The Brits moved on, toughed it out. We still feel sorry for ourselves. We still are running around the barnyard like headless chickens.

  14. Hi Leslie,
    I'd read once that it was Hitler's decision to switch the attacks from airfields to the cities, strongly opposed by the Luftwaffe. Had the Luftwaffe continued bombing the airfields and eliminated all the radar, the Battle of Britain might have turned out different.
    Great post, and thank you for the comments on mine.

  15. As a small child, I climbed to the first crotch of the flimsy chinaberry tree to watch for bombers. I learned my first baby dance moves to the Big Bands and, later, memorized the crooner's tunes to entertain the grownups. At 12, though, I picked up my father's Photographic History of World War II. At that point, for me, the romance stopped dead. I still have that book. I don't want to forget what war really looks like.

  16. Oso - don't remember hearing that but I've probably forgotten most of what I've read about WWII. It's a damn scary thought. Email me or twitter me when you post on MM, so I don't miss one of your good postings.

    LouLou: Interesting story and I can relate. When I was in HS, I just happened to check out William Shirer's "Berlin Diary." For the next 25 or so years I read everything I could about WWII - Germany before and during the war, the Holocaust and the entire European theatre. My admiration for the British and for those who survived the Nazi occupation, who fought in the resistance, and for those who had the courage to hide Jews and other "undesirables" is boundless. In the context of today, with all the hate we're seeing, I can't envision that many Americans would be unselfish and courageous enough to help hide, house, feed, much less save, another human being.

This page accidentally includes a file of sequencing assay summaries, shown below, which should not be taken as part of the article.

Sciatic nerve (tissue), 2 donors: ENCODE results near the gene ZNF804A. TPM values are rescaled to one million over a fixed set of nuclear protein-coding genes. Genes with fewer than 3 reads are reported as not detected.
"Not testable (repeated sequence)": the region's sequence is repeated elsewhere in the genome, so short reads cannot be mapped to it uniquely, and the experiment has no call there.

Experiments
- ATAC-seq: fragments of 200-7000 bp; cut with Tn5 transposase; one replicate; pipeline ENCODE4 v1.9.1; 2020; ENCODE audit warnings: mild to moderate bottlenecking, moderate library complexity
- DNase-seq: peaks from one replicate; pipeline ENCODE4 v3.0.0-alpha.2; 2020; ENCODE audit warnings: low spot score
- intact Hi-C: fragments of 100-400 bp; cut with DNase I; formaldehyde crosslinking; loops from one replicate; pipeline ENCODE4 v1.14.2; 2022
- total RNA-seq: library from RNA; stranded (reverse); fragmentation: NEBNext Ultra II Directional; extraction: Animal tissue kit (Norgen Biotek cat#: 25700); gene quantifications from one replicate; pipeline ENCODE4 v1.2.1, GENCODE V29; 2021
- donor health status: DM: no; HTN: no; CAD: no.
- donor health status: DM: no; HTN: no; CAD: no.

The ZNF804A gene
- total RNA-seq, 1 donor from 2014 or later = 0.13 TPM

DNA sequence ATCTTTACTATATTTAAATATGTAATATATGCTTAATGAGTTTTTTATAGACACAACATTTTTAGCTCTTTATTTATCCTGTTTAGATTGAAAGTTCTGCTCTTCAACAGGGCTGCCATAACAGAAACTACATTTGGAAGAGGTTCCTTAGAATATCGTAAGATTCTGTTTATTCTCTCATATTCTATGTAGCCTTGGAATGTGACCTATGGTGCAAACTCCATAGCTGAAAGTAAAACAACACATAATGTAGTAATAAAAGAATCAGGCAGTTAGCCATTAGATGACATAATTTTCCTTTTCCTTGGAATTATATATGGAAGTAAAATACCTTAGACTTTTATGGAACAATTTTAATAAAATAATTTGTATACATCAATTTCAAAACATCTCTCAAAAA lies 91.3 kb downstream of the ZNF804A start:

17. Re: Capt. Fogg's guest comment. I'd be the last one to discount the courage and steadfastness of most Britons, Londoners especially, during the blitz and throughout the war. Nor will I ever endorse George W. Bush as some kind of latter-day Churchill – a ludicrous thought if there ever was one.

    I do think this needs saying.

    OK, Americans were rattled by the 9-11 attack. I will point out that our British cousins in 1940-1941 knew what was coming, where it was coming from and usually when it was coming. From the time Coastal Command and air observers all over southern Britain signaled incoming bombers, reported aircraft types and counts, triggering siren and radio alerts, people had warning to head for the shelters. Those who did not go underground often had the encouragement and great satisfaction of seeing Jerry brought down by defending fighters or AA fire.